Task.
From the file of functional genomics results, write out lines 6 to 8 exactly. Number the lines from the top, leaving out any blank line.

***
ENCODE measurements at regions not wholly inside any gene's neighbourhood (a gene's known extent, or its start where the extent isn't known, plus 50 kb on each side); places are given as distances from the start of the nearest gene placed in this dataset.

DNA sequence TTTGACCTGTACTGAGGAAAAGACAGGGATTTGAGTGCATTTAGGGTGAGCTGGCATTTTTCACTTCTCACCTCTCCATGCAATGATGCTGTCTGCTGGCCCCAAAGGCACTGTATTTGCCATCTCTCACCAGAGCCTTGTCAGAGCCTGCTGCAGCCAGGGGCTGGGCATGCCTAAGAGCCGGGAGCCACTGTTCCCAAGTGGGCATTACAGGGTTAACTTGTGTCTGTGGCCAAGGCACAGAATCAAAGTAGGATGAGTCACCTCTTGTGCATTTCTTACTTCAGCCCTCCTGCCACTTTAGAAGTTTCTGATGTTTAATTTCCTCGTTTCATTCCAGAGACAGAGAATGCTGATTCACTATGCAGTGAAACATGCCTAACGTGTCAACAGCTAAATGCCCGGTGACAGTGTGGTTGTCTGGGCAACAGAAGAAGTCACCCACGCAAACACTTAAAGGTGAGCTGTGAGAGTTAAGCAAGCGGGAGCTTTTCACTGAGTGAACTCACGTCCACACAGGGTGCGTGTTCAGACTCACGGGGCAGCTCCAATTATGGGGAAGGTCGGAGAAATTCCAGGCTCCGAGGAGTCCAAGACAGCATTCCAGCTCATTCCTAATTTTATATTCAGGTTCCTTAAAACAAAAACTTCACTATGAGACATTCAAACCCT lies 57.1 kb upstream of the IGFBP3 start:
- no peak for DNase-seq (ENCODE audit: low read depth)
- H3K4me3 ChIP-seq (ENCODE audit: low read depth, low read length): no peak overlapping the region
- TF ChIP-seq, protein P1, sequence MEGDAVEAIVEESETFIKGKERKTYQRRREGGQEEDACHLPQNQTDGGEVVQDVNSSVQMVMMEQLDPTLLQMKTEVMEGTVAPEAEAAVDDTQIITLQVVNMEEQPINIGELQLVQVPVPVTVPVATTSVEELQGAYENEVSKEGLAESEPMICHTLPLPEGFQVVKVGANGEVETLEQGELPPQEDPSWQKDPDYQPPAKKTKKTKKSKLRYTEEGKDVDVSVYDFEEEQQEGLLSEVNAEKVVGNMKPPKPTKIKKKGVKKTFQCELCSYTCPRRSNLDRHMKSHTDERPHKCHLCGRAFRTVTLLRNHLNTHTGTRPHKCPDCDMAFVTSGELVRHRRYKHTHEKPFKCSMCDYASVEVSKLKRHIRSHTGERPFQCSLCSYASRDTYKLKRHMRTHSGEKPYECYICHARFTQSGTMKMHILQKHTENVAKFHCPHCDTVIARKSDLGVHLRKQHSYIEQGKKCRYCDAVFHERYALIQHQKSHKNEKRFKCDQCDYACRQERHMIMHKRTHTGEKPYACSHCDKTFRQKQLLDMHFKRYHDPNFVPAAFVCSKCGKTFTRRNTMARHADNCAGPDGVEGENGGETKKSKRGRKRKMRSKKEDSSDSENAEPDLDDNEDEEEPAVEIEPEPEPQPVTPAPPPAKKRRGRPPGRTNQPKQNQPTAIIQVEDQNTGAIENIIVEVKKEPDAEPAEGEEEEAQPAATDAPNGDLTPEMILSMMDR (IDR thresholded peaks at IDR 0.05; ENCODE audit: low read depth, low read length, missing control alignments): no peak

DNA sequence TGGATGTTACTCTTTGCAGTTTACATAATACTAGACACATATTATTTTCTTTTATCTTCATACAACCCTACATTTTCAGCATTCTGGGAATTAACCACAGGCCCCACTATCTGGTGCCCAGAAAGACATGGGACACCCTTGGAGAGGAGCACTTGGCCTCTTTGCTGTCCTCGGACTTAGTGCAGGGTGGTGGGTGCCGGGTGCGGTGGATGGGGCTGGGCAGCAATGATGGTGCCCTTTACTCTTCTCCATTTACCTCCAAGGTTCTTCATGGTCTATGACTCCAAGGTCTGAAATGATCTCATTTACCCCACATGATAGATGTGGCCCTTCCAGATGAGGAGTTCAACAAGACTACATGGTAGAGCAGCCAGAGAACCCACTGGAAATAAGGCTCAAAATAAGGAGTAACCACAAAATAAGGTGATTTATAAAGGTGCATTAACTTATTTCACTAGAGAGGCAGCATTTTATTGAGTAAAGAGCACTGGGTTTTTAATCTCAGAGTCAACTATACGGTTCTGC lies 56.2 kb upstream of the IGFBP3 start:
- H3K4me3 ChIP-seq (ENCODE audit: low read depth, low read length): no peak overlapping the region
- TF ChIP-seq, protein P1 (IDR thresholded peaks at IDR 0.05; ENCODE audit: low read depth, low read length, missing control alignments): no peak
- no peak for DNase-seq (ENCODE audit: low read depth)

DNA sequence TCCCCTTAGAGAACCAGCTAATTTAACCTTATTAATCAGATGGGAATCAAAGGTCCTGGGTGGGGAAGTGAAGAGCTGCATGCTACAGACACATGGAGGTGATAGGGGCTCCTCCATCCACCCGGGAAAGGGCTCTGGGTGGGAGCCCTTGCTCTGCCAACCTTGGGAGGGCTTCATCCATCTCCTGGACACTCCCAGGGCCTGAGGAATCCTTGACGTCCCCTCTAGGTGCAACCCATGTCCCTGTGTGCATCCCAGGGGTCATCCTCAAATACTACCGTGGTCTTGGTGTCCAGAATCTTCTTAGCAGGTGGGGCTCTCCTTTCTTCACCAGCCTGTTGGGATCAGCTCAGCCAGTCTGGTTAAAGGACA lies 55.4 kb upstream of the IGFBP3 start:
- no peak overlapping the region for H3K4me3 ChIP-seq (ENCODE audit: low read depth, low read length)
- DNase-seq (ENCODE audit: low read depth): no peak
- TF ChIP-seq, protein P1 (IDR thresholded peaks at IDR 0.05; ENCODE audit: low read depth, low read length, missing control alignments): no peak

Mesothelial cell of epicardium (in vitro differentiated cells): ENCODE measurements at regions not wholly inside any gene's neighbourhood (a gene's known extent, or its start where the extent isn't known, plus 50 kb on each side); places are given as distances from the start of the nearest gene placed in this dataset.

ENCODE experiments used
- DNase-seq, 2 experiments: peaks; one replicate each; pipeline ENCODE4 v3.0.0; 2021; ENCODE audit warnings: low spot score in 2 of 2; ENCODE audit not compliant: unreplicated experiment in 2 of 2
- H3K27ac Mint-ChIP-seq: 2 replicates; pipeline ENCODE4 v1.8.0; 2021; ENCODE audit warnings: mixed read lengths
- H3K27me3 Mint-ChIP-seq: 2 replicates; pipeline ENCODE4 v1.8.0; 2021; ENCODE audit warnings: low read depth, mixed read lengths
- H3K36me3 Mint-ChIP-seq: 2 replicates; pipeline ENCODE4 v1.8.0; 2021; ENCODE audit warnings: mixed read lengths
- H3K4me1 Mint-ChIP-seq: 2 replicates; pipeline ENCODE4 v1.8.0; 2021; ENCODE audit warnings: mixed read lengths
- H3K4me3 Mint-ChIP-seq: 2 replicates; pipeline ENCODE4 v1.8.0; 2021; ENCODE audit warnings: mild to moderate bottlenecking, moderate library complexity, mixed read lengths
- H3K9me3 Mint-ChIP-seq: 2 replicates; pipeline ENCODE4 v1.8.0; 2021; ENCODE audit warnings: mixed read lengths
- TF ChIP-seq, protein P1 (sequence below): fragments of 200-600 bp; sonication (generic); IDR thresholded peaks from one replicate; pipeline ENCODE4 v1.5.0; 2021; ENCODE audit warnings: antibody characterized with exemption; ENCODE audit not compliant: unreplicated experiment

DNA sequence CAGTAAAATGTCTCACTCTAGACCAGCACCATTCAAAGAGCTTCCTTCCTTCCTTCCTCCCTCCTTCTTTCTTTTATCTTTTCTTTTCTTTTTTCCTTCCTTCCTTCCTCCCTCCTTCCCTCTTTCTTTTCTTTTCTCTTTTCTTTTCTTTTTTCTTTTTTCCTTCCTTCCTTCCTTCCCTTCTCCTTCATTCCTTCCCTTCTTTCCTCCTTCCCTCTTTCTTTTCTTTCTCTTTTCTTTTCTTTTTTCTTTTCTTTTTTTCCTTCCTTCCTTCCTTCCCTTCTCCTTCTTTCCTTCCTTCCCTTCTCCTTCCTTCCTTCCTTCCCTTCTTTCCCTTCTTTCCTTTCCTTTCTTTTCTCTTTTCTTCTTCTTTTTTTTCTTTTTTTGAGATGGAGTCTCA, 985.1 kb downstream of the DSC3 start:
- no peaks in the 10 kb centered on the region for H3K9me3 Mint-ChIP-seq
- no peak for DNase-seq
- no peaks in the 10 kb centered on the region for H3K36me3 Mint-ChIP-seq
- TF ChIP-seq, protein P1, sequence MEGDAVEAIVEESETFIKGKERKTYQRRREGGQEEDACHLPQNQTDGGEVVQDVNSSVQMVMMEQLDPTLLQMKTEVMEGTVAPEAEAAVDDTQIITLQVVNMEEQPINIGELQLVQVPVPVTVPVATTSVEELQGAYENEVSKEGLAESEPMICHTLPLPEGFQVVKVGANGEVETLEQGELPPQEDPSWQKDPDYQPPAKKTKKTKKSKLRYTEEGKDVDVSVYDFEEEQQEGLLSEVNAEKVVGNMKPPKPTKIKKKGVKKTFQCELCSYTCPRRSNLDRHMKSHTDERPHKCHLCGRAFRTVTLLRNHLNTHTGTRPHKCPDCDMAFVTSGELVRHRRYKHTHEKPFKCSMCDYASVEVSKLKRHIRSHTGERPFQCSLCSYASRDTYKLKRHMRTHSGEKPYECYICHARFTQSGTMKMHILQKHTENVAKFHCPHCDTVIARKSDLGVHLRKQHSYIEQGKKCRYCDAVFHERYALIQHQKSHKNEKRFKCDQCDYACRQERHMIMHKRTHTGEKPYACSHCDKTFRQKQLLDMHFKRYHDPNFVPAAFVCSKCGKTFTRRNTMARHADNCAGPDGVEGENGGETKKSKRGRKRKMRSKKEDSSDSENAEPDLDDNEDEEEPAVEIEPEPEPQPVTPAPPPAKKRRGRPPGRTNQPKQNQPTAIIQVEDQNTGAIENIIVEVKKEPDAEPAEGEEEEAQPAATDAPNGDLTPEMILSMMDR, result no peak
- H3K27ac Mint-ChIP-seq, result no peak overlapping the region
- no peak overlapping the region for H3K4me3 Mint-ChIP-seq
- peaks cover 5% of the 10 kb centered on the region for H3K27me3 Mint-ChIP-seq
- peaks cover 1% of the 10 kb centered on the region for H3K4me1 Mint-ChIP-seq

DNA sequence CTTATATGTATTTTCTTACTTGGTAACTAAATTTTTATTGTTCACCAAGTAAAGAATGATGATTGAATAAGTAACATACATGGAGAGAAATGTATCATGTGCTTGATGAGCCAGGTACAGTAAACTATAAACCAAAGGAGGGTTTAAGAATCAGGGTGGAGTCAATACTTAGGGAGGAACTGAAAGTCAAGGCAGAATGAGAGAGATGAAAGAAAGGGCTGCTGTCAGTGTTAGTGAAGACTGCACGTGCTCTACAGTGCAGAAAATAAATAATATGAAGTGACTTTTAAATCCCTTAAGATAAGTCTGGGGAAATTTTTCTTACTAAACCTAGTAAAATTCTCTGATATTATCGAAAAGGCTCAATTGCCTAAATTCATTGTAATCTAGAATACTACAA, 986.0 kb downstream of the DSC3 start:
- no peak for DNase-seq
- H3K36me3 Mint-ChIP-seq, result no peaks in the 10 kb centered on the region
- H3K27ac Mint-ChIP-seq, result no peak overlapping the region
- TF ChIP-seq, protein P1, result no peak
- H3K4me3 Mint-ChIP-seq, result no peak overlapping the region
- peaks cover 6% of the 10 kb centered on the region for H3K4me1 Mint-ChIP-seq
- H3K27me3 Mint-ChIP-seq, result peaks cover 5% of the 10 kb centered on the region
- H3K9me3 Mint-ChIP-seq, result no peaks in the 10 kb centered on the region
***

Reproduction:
DNA sequence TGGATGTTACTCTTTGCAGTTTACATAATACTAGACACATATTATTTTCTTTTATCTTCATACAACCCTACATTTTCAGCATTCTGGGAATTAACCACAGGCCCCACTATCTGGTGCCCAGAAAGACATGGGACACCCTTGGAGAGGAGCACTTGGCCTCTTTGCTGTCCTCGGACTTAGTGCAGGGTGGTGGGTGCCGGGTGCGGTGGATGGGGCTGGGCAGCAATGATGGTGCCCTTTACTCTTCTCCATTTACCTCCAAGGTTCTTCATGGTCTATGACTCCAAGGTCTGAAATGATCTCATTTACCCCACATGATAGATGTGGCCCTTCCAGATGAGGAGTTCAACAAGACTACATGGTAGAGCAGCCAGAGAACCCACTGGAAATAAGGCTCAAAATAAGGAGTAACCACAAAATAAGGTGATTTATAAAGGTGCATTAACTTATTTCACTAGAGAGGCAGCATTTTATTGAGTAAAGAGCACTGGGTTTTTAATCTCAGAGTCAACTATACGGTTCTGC lies 56.2 kb upstream of the IGFBP3 start:
- H3K4me3 ChIP-seq (ENCODE audit: low read depth, low read length): no peak overlapping the region
- TF ChIP-seq, protein P1 (IDR thresholded peaks at IDR 0.05; ENCODE audit: low read depth, low read length, missing control alignments): no peak